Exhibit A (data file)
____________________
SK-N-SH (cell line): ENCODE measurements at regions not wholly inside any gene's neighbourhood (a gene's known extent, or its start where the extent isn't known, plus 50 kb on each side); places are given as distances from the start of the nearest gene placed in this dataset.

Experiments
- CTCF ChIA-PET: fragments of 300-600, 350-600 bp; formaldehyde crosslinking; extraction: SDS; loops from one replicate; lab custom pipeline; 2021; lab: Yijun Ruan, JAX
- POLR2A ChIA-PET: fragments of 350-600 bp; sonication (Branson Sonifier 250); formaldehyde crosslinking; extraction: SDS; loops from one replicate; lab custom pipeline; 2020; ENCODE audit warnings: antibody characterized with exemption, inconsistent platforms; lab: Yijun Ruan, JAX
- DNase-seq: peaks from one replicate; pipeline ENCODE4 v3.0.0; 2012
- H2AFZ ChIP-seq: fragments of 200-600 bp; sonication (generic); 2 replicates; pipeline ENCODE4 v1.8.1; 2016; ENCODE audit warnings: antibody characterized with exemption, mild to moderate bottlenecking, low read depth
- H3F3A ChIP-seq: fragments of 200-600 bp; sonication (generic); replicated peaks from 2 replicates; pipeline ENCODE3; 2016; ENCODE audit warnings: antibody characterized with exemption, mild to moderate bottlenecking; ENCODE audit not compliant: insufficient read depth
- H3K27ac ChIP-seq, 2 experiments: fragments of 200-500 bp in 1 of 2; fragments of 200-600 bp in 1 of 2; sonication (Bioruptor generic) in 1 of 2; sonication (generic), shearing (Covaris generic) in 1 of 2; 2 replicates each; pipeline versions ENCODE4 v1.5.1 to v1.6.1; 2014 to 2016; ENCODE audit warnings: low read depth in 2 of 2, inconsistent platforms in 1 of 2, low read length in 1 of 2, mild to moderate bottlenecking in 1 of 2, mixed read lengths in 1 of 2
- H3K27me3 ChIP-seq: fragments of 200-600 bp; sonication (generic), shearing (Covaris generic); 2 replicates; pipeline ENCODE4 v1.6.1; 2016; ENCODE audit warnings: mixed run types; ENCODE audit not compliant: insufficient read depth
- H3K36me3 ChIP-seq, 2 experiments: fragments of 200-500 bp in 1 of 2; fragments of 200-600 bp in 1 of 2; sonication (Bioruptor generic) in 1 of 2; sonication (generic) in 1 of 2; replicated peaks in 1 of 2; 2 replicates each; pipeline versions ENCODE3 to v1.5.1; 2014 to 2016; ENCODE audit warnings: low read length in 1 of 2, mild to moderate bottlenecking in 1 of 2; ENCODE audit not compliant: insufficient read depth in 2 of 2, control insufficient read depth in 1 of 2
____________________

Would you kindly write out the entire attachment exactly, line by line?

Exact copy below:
SK-N-SH (cell line): ENCODE measurements at regions not wholly inside any gene's neighbourhood (a gene's known extent, or its start where the extent isn't known, plus 50 kb on each side); places are given as distances from the start of the nearest gene placed in this dataset.

Experiments
- CTCF ChIA-PET: fragments of 300-600, 350-600 bp; formaldehyde crosslinking; extraction: SDS; loops from one replicate; lab custom pipeline; 2021; lab: Yijun Ruan, JAX
- POLR2A ChIA-PET: fragments of 350-600 bp; sonication (Branson Sonifier 250); formaldehyde crosslinking; extraction: SDS; loops from one replicate; lab custom pipeline; 2020; ENCODE audit warnings: antibody characterized with exemption, inconsistent platforms; lab: Yijun Ruan, JAX
- DNase-seq: peaks from one replicate; pipeline ENCODE4 v3.0.0; 2012
- H2AFZ ChIP-seq: fragments of 200-600 bp; sonication (generic); 2 replicates; pipeline ENCODE4 v1.8.1; 2016; ENCODE audit warnings: antibody characterized with exemption, mild to moderate bottlenecking, low read depth
- H3F3A ChIP-seq: fragments of 200-600 bp; sonication (generic); replicated peaks from 2 replicates; pipeline ENCODE3; 2016; ENCODE audit warnings: antibody characterized with exemption, mild to moderate bottlenecking; ENCODE audit not compliant: insufficient read depth
- H3K27ac ChIP-seq, 2 experiments: fragments of 200-500 bp in 1 of 2; fragments of 200-600 bp in 1 of 2; sonication (Bioruptor generic) in 1 of 2; sonication (generic), shearing (Covaris generic) in 1 of 2; 2 replicates each; pipeline versions ENCODE4 v1.5.1 to v1.6.1; 2014 to 2016; ENCODE audit warnings: low read depth in 2 of 2, inconsistent platforms in 1 of 2, low read length in 1 of 2, mild to moderate bottlenecking in 1 of 2, mixed read lengths in 1 of 2
- H3K27me3 ChIP-seq: fragments of 200-600 bp; sonication (generic), shearing (Covaris generic); 2 replicates; pipeline ENCODE4 v1.6.1; 2016; ENCODE audit warnings: mixed run types; ENCODE audit not compliant: insufficient read depth
- H3K36me3 ChIP-seq, 2 experiments: fragments of 200-500 bp in 1 of 2; fragments of 200-600 bp in 1 of 2; sonication (Bioruptor generic) in 1 of 2; sonication (generic) in 1 of 2; replicated peaks in 1 of 2; 2 replicates each; pipeline versions ENCODE3 to v1.5.1; 2014 to 2016; ENCODE audit warnings: low read length in 1 of 2, mild to moderate bottlenecking in 1 of 2; ENCODE audit not compliant: insufficient read depth in 2 of 2, control insufficient read depth in 1 of 2